03

Dec

2013

The Making of an Expatriate

 
Selby1

Hemingway in Toronto

Paris wasn't the only place Hemingway realized he needed to be an expatriate American writer. (Pictured: This building used to be the Selby Hotel in Toronto, where the Hemingways briefly stayed in the fall of 1923.)

 

Spanning 1923 to 1925, Volume 2 dives deeper into Hemingway’s legendary Paris years, which were first immortalized in A Moveable Feast. However transformation into an American expatriate writer became complete not only in the City of Light, but also in an unlikely place on the opposite side of the Atlantic: Toronto, Canada.

On August 26, 1923, he and his pregnant wife Hadley boarded the Andania; after landing in Quebec, they made their way to Toronto, where they spent several weeks at the Selby Hotel on Sherbourne Street (which is still standing today). The plan was not only to allow Hadley to give birth, but also save up much-needed money during the fall, since Hemingway had accepted a position as a full-time staff writer at the Toronto Daily Star.

In an October 11 letter to Gertrude Stein and Alice Toklas, at first he sounds optimistic about the move: “But really good for Hadley and the novillero [his son Bumby], healthy, cheerful etc. and allowing us to bank all accruing money gainst the return to Paris while we live off my salary and should be able to save around seven or eight hundred from it beside.”

It is impossible for me to do any writing of my own. The paper wanta all day and all night. Much longer and I would never be able to write [a]nymore.

However, within weeks of working at the Star, things quickly worsened. Hemingway frequently butted heads with Harold Hindmarsh, who at the time was the assistant managing editor. (Hindmarsh went on to become the president of the newspaper in 1948.) Clashing over deadlines and assignments, he felt stifled by his boss’ authority as well as the punishing pile of work.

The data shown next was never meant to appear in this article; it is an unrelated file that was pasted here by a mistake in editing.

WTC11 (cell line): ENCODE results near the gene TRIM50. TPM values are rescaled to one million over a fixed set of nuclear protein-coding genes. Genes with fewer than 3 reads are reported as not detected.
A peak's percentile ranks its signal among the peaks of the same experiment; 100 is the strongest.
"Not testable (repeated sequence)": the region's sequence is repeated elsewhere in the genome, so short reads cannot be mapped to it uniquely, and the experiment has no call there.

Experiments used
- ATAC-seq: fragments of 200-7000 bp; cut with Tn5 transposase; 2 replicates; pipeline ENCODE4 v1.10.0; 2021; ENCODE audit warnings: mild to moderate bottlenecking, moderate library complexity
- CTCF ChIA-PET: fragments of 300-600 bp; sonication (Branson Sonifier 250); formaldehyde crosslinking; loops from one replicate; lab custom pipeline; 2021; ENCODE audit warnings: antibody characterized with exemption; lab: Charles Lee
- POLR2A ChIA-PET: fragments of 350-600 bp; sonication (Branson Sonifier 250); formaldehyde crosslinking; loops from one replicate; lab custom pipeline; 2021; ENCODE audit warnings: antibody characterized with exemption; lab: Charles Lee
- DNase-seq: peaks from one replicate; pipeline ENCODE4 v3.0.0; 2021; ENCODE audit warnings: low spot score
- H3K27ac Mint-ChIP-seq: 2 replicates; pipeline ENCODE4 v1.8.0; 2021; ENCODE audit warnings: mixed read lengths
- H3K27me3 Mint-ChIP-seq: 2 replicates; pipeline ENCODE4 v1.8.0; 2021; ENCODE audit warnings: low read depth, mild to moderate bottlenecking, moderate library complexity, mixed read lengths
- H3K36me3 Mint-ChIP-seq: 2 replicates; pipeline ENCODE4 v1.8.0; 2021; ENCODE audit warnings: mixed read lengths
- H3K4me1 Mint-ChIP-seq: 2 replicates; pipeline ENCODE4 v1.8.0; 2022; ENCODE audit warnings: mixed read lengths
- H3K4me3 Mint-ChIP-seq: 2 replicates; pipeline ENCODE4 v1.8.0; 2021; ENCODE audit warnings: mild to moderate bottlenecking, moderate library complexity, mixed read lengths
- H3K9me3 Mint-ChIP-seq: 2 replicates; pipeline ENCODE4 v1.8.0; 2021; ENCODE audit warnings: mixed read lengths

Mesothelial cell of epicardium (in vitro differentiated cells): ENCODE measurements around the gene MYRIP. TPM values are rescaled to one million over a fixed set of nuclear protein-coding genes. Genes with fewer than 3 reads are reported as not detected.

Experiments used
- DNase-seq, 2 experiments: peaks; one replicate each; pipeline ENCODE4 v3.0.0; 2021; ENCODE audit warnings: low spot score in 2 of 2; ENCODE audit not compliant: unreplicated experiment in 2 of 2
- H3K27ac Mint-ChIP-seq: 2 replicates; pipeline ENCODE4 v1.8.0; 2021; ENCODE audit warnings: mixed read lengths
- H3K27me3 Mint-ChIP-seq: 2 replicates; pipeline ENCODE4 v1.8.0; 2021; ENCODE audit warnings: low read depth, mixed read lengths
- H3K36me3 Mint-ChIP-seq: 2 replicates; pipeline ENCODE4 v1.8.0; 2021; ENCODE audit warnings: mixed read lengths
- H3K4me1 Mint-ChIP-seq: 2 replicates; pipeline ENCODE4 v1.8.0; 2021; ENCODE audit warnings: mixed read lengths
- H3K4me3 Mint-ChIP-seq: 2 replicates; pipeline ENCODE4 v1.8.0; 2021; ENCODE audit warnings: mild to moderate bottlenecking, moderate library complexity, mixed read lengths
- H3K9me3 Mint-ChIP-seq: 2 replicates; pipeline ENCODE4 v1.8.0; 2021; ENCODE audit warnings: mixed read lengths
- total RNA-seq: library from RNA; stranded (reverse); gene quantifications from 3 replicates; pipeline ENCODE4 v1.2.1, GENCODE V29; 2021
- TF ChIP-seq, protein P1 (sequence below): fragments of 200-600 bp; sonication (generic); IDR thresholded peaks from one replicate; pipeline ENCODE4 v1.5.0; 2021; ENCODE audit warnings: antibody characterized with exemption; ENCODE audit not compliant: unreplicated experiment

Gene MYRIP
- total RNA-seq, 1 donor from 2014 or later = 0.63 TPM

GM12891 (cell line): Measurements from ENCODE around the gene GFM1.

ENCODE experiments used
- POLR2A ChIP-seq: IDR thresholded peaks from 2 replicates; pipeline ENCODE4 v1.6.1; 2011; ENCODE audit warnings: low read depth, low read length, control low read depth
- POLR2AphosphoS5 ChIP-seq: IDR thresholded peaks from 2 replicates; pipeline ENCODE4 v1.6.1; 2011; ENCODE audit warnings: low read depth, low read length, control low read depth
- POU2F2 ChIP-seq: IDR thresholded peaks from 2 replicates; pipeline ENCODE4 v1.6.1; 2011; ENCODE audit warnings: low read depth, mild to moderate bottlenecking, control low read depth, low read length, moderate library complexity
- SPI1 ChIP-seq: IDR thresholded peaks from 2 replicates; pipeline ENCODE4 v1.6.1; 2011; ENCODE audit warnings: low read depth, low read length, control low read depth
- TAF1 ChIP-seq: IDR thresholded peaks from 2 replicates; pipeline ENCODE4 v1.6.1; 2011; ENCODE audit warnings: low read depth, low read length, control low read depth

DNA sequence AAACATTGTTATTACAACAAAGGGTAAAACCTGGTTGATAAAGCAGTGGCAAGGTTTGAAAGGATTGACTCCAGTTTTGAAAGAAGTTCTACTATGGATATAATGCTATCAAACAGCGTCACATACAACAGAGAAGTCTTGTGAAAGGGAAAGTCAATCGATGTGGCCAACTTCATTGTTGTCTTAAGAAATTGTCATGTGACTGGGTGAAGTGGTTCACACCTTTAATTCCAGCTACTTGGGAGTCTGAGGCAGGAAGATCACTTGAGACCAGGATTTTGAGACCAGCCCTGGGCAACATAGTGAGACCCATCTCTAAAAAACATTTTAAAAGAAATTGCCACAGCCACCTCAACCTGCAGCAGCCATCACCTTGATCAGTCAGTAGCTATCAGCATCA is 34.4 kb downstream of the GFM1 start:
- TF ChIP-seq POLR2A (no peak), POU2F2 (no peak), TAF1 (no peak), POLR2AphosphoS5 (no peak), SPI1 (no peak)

“Been on four long out of town trips and returned to find stuff piled up that would keep working all nights to catch up,” he writes to his mentor Ezra Pound. “Cant keep food down due to stomach shot from nervous fatigue.”

Hemingway also felt increasing pressure to provide for his family. Despite his initial idea that living in Toronto would be cheaper, in reality he struggled to make ends meet.

“It is impossible to live here,” he confides to Sylvia Beach. “I make about the same as in Paris and here an apartment costs 18,000 francs a year and there is nothing to do in it.”

While traveling on assignment throughout the Midwest and East Coast, Hemingway realizes that he misses Paris more than ever. He finds New York City, though full of impressive buildings, a difficult place to live in: “New York looked very beautiful in the lower part around Broad and Wall streets where there is never any light gets down except streaks and the damndest looking people. All the time I was there I never saw anybody even grin…. Wouldn’t live in it for anything.”

But above all, the lack of free ime to write was unbearable for Hemingway. He admits to one of his friends, Edward J. O’Brien:

Working so that you’re too tired at night to think let alone write and then in the morning a story start in your head on the street car and have to choke it off because it was coming so perfectly and easily and clear and right and you know that if you let it go on it will be finished and gone and you’d never be able to write it. I’m all constipated up with stuff to write, that I’ve got to write before it goes bad in me. And am working 14 to 18 hrs a day to keep the show going until the 1st of the year.

By December, however, Hemingway had had enough. He submitted his resignation letter to the Toronto Star, and by January they are en route to Paris from New York. The fall months spent in Toronto may have been a dark period in Hemingway’s professional and personal life, but it was a crucial period in which he realized two crucial aspects about himself: that he could only be writer full-time, and that he would not live again in North America.

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